Mount Polley Mine Corporation continues to work on remediating the site impacted by the Aug. 4, 2014 tailings impoundment breach, including reinforcing the original impoundment with concrete aggregate.
When the tailings impoundment gave way, an estimated seventeen million cubic metres of water and eight million cubic metres of tailings emptied into nearby Polley Lake, Hazeltine Creek and Quesnel Lake.
Once the tailings and water reached Polley Lake and Hazeltine Creek, about five million cubic metres of water went up into the lake, followed by tailings that blocked off the end of the lake.
The soupy tailings created a plug and caused the lake’s level to increase by 1.7 metres.
Pumps were installed in the lake to reduce the water level down to July 2014 levels, which took about three months to achieve.
In its wake, the breach significantly widened the eight kilometre long Hazeltine Creek channel, creating a new landscape where formerly a little creek meandered through the woods.
In order to work in Hazeltine Creek, a water outlet structure was installed to control Polley Lake’s level.
The company has created a new Hazeltine Creek channel and is now at the point of armouring it.
Until the work is completed, fish fences have been installed so the fish cannot enter Hazeltine Creek.
The next step is to install spawning gravel.
The new Hazeltine Creek channel has been designed to handle 1.7 cubic metres of water a second, said Steve Robertson, Imperial Metals vice-president of corporate affairs.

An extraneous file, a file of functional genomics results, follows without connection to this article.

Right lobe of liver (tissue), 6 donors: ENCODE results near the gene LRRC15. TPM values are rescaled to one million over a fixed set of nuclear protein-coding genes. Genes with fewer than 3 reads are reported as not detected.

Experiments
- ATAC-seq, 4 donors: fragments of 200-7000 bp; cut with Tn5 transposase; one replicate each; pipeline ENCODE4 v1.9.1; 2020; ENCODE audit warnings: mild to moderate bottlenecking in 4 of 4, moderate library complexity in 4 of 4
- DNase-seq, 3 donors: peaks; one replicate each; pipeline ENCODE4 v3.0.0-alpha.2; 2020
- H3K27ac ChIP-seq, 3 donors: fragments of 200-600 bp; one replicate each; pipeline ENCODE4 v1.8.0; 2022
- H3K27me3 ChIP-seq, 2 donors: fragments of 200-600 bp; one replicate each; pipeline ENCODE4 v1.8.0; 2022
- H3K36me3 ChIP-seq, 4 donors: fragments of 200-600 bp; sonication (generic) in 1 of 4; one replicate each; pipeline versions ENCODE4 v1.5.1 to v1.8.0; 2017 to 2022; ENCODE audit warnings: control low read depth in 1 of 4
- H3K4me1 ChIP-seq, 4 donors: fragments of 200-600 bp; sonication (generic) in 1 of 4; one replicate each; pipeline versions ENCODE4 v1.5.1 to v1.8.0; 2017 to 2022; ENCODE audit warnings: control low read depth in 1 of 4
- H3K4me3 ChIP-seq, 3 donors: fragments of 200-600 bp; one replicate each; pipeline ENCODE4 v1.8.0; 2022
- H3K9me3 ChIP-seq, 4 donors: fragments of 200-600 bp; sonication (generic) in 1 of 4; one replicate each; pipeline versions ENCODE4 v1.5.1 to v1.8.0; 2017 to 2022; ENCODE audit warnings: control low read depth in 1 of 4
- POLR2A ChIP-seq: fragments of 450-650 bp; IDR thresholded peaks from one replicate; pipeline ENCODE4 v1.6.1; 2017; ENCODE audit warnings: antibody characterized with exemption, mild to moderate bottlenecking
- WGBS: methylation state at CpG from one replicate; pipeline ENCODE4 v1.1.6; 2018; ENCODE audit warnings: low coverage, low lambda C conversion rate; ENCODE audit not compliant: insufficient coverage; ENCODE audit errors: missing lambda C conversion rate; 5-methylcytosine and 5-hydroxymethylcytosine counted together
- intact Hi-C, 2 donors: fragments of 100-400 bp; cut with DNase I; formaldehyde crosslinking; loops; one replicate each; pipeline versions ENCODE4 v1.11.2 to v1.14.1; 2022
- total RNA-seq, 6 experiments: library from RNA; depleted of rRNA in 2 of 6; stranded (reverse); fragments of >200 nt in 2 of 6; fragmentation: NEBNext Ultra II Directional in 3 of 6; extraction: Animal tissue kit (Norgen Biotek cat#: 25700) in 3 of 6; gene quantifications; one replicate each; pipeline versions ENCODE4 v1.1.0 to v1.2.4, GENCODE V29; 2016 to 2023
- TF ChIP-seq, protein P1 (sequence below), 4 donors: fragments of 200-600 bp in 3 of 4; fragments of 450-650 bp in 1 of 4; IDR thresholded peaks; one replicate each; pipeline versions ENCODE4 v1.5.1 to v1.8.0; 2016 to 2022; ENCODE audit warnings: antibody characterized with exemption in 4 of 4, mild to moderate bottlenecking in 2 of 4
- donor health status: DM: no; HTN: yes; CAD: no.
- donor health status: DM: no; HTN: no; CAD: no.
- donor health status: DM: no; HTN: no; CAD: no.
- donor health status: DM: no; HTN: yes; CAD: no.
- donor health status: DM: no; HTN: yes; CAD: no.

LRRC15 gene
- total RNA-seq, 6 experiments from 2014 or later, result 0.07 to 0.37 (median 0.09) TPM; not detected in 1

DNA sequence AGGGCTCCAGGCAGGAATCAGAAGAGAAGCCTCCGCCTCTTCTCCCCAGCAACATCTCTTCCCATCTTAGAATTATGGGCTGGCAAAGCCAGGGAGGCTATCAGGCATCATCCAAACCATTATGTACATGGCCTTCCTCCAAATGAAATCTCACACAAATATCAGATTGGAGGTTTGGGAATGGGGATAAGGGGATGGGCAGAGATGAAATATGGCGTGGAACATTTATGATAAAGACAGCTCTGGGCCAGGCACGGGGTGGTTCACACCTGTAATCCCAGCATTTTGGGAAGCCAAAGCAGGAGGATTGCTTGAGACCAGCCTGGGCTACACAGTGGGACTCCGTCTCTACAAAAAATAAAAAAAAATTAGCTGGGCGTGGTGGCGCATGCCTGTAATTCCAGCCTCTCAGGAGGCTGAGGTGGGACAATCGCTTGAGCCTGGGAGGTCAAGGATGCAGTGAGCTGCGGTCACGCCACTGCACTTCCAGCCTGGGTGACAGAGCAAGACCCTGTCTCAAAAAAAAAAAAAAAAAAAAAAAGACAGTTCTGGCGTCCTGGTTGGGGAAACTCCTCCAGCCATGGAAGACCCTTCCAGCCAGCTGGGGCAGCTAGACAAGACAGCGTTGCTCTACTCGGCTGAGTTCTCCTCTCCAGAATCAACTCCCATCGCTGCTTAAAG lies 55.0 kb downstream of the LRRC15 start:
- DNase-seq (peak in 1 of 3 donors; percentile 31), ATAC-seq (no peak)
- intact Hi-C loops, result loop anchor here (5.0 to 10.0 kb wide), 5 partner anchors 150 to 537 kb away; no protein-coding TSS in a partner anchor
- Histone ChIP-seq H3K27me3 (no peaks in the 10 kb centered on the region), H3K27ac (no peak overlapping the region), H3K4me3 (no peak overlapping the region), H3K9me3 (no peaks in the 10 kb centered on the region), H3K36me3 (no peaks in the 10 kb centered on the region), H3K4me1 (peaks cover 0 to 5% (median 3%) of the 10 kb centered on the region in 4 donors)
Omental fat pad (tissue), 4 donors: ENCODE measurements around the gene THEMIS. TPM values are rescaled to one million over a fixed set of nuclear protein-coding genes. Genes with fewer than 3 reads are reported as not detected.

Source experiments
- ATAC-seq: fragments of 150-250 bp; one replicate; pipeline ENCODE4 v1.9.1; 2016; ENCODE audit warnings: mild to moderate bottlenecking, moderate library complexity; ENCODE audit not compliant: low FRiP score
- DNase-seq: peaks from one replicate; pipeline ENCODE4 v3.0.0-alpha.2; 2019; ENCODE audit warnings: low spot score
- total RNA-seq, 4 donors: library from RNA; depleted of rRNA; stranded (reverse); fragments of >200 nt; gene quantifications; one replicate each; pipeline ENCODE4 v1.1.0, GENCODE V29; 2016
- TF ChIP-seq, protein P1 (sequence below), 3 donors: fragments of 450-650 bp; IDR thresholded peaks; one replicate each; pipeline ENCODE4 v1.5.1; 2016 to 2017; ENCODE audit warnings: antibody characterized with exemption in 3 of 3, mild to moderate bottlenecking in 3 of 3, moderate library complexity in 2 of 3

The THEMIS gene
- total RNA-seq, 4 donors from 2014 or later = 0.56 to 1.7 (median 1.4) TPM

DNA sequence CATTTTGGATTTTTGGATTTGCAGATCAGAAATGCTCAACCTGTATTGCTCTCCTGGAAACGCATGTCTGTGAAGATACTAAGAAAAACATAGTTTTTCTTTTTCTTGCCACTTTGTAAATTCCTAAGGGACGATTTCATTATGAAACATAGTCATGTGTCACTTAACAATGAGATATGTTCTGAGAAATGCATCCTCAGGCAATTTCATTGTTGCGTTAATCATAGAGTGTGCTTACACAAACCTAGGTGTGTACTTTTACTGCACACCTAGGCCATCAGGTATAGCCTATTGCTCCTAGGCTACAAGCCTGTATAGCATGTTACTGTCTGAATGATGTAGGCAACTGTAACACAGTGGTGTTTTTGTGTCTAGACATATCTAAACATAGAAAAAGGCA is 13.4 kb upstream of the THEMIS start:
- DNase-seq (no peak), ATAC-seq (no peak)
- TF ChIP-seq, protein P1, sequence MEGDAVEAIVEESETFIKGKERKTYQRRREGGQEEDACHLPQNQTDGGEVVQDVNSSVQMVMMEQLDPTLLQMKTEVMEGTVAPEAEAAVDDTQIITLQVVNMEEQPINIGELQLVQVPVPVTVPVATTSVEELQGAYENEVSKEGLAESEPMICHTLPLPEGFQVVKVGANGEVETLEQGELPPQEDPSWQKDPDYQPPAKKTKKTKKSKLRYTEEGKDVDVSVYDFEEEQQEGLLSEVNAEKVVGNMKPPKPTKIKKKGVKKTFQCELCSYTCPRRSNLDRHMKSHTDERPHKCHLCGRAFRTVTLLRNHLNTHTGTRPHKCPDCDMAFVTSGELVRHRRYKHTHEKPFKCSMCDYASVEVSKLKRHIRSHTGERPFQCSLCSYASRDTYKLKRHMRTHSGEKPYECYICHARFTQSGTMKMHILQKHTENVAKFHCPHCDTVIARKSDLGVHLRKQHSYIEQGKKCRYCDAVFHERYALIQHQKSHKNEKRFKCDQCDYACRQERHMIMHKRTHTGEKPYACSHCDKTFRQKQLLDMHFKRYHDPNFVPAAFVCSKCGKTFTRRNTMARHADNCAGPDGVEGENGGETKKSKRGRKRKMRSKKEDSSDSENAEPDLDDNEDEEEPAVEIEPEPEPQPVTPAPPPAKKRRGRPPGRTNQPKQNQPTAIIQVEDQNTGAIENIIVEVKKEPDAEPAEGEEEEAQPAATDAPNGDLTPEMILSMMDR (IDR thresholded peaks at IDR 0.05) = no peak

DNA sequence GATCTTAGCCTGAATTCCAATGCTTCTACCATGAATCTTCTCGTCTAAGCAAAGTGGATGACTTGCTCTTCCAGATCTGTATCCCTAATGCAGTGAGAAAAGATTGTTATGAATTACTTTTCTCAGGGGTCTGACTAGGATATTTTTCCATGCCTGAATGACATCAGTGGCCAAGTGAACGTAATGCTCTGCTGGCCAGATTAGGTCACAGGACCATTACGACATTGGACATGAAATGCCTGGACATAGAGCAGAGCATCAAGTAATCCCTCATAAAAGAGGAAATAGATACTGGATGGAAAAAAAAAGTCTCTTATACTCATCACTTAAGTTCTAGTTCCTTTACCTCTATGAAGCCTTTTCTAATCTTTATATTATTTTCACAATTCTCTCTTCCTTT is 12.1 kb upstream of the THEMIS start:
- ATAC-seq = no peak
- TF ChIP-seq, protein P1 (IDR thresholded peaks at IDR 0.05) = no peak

The water treatment plant will discharge at a rate of .3 cubic metres per second, leaving room for some water from Polley Lake.”
Last Friday crews resumed work on nearby Edney Creek in advance of the salmon returning.
Planning also has to take into account other creeks flowing into Hazeltine Creek and rain and snow fall.
The new channel is also being built to handle spring freshet, and with the water control structure, water from Polley Lake can be held back, until all the remediation work is completed.
Part of the restoration has seen the company retrieve trees from the lake, chip them, and bring the chips back to help rehabilitate the banks along Hazeltine Creek.
In other areas, uprooted trees have been placed along the banks as well to help restore vegetation.
Work is also being done at the bottom of Edney Creek before the salmon return in late August.
Minister Bill Bennett said the government has yet to hear from two investigations into the breach being conducted by the Conservation Officer Service and the Chief Inspector of Mines, but noted he anticipates they will impact any future permits for Mount Polley Mine.